Director: Yuen Woo Ping
Cast: Donnie Yen, Rosamund Kwan, David Wu, Robin Shou, Garry Chau, Cynthia Khan, Carol Cheng, Michael Woods, John Salvetti
Waise Chow (Robin Shou) is both a lawyer and a crime lord. When David Wu brings seven million dollars of US money to Hong Kong for Chow to launder, his partner gets killed and the money disappears. Unfortunately for hot-headed cop Dragon Yau (Donnie Yen) and timid divorce lawyer Mandy Chang (pretty Rosamund Kwan), they witness the crime and become suspects. Yau and Chang are on the run for the rest of the movie and must put aside their differences if they're ever going to clear their names and see justice done.
Awesome stuff. Much better than the first "Tiger Cage" (1988), and almost non-stop action. Mercifully, Donnie Yen gets the lead this time and his fighting is spectacular! Both he and Robin Shou are in top form and the two of them deliver some of the finest moments that martial arts cinema has to offer. David Wu also gives his best fighting performance, and the sword fight between Donnie Yen and John Salvetti is utterly fantastic. Adorable Rosamund Kwan (with a really cute haircut) is pretty much the comedic foil/awkward love interest/damsel in distress throughout the entire film, but even she gets to dish out some punishment towards the end. And the always lovely Inspector Yeung herself (Cynthia Khan), shows up a couple of times to deal justice, but her role is reduced to cameo status. In the international version of the film (confusingly called "Tiger Cage") the fight between Donnie Yen and Robin Shou is replaced with a fight between Cynthia Khan and Robin Shou. Apparently, many countries prefer seeing the police take care of criminals instead of seeing glorified vigilante justice. Sadly, it's a short and unremarkable fight and the original ending is much better.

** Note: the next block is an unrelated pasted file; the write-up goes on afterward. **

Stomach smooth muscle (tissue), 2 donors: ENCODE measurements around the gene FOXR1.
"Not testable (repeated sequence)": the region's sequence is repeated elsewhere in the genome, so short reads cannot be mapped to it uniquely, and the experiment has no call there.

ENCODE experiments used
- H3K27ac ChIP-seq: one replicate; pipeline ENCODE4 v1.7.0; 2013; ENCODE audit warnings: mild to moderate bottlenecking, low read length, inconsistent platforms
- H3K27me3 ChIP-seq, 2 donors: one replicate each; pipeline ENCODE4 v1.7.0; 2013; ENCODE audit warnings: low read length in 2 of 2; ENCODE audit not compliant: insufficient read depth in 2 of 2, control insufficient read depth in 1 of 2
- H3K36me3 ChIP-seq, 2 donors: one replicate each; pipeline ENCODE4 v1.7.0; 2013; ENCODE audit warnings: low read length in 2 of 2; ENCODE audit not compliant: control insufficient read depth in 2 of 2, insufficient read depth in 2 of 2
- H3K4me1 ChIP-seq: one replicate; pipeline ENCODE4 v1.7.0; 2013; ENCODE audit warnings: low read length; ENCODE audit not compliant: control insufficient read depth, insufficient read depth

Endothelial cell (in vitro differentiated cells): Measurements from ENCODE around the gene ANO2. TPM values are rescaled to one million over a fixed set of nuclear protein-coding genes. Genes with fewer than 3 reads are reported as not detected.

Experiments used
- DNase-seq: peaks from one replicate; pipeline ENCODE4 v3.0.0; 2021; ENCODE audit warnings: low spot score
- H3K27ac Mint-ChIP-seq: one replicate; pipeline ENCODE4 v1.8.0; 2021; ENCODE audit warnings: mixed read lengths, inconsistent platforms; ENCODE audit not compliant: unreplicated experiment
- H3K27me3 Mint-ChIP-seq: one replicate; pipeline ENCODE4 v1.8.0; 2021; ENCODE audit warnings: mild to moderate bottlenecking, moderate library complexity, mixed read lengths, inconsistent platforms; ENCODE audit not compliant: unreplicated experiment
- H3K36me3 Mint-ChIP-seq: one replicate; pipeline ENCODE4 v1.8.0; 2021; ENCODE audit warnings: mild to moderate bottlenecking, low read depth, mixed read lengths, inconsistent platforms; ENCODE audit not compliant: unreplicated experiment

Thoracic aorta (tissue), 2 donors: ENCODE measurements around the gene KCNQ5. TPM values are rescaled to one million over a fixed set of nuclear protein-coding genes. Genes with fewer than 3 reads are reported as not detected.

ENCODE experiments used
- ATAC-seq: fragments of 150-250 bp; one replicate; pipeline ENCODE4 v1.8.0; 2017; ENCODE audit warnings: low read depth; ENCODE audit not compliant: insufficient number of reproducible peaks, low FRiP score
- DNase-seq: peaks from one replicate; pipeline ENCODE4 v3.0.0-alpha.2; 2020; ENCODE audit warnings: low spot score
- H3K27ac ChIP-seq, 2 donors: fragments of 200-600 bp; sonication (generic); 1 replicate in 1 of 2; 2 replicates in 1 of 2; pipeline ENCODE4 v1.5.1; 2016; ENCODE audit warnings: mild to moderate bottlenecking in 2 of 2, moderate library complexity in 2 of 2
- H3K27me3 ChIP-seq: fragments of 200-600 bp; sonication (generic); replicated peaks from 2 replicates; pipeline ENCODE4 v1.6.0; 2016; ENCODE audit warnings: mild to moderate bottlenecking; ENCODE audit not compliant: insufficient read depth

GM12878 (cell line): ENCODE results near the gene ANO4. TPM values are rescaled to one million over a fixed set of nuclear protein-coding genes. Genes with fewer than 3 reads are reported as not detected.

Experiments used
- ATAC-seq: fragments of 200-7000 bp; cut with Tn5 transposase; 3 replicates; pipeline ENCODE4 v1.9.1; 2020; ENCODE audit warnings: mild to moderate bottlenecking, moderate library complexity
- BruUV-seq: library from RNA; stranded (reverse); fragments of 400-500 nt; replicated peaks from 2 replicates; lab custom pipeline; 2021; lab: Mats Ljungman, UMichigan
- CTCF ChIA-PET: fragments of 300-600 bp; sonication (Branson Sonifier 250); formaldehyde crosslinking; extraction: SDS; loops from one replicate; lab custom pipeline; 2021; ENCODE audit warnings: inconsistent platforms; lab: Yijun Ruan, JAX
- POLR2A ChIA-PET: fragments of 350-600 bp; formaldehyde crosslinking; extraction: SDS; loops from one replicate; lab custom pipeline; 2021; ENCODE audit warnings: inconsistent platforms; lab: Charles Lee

Notes on the Chinese DVD release: What a disappointment! I'm beginning to realize that buying second-rate DVDs from Hong Kong isn't such a good idea. The re-issue of the original "Tiger Cage" by Media Asia was awesome, but Huan Ya's treatment of this classic is pathetic. Don't get me wrong - the video transfer is beautiful and it's great to finally see this film in its pristine form, but the audio is atrocious. The entire film has been re-dubbed in Mandarin, putting an echo effect on everyone's voices like they're in a giant cavern. Totally unacceptable.
Notes on the American DVD release: The US release from Bonzai is only marginally better than the Huan Ya release. It features the same awful Mandarin soundtrack as the other disc, but it also has a new English dub. This is the only time you'll hear me say that the English dubbing is actually better than the horrific Mandarin Dolby 5.1 remix. The English dubbing is fair for the most part, but Robin Shou's voice is terribly off. This is also the original Hong Kong cut of the film with the showdown between Donnie Yen and Robin Shou.
Notes on the Joy Sales DVD release: FINALLY! The Joy Sales Hong Kong release of the DVD is the ultimate version of the film. Don't bother with any other version. It's widescreen, subtitled, and retains the original Cantonese audio track. It's pretty much just like the original (and exceedingly rare) laserdisc release.